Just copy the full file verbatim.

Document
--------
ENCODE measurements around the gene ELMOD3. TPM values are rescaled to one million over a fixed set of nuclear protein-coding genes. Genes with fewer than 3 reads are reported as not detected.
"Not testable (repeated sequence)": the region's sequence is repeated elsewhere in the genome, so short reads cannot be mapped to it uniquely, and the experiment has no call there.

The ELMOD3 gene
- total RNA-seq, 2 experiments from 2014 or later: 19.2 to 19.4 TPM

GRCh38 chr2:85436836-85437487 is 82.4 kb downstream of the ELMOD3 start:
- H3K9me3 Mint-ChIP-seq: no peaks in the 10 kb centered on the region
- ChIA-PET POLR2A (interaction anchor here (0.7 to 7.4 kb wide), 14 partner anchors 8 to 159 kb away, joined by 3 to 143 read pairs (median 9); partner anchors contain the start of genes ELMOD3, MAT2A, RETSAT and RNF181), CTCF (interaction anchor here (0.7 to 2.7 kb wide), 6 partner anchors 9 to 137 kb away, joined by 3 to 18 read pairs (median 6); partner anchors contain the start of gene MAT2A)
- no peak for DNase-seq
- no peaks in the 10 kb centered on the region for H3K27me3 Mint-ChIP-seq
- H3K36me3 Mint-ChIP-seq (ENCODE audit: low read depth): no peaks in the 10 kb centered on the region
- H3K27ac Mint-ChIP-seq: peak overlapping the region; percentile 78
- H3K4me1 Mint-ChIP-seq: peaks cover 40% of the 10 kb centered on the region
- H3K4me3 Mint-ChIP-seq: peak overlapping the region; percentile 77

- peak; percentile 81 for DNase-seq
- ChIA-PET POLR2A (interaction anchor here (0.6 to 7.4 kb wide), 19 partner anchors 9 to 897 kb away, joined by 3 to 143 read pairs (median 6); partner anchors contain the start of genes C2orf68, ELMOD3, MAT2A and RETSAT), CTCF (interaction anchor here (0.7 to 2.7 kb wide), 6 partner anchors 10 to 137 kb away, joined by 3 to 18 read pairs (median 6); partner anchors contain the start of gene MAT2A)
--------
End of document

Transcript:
ENCODE measurements around the gene ELMOD3. TPM values are rescaled to one million over a fixed set of nuclear protein-coding genes. Genes with fewer than 3 reads are reported as not detected.
"Not testable (repeated sequence)": the region's sequence is repeated elsewhere in the genome, so short reads cannot be mapped to it uniquely, and the experiment has no call there.

The ELMOD3 gene
- total RNA-seq, 2 experiments from 2014 or later: 19.2 to 19.4 TPM

GRCh38 chr2:85436836-85437487 is 82.4 kb downstream of the ELMOD3 start:
- H3K9me3 Mint-ChIP-seq: no peaks in the 10 kb centered on the region
- ChIA-PET POLR2A (interaction anchor here (0.7 to 7.4 kb wide), 14 partner anchors 8 to 159 kb away, joined by 3 to 143 read pairs (median 9); partner anchors contain the start of genes ELMOD3, MAT2A, RETSAT and RNF181), CTCF (interaction anchor here (0.7 to 2.7 kb wide), 6 partner anchors 9 to 137 kb away, joined by 3 to 18 read pairs (median 6); partner anchors contain the start of gene MAT2A)
- no peak for DNase-seq
- no peaks in the 10 kb centered on the region for H3K27me3 Mint-ChIP-seq
- H3K36me3 Mint-ChIP-seq (ENCODE audit: low read depth): no peaks in the 10 kb centered on the region
- H3K27ac Mint-ChIP-seq: peak overlapping the region; percentile 78
- H3K4me1 Mint-ChIP-seq: peaks cover 40% of the 10 kb centered on the region
- H3K4me3 Mint-ChIP-seq: peak overlapping the region; percentile 77

- peak; percentile 81 for DNase-seq
- ChIA-PET POLR2A (interaction anchor here (0.6 to 7.4 kb wide), 19 partner anchors 9 to 897 kb away, joined by 3 to 143 read pairs (median 6); partner anchors contain the start of genes C2orf68, ELMOD3, MAT2A and RETSAT), CTCF (interaction anchor here (0.7 to 2.7 kb wide), 6 partner anchors 10 to 137 kb away, joined by 3 to 18 read pairs (median 6); partner anchors contain the start of gene MAT2A)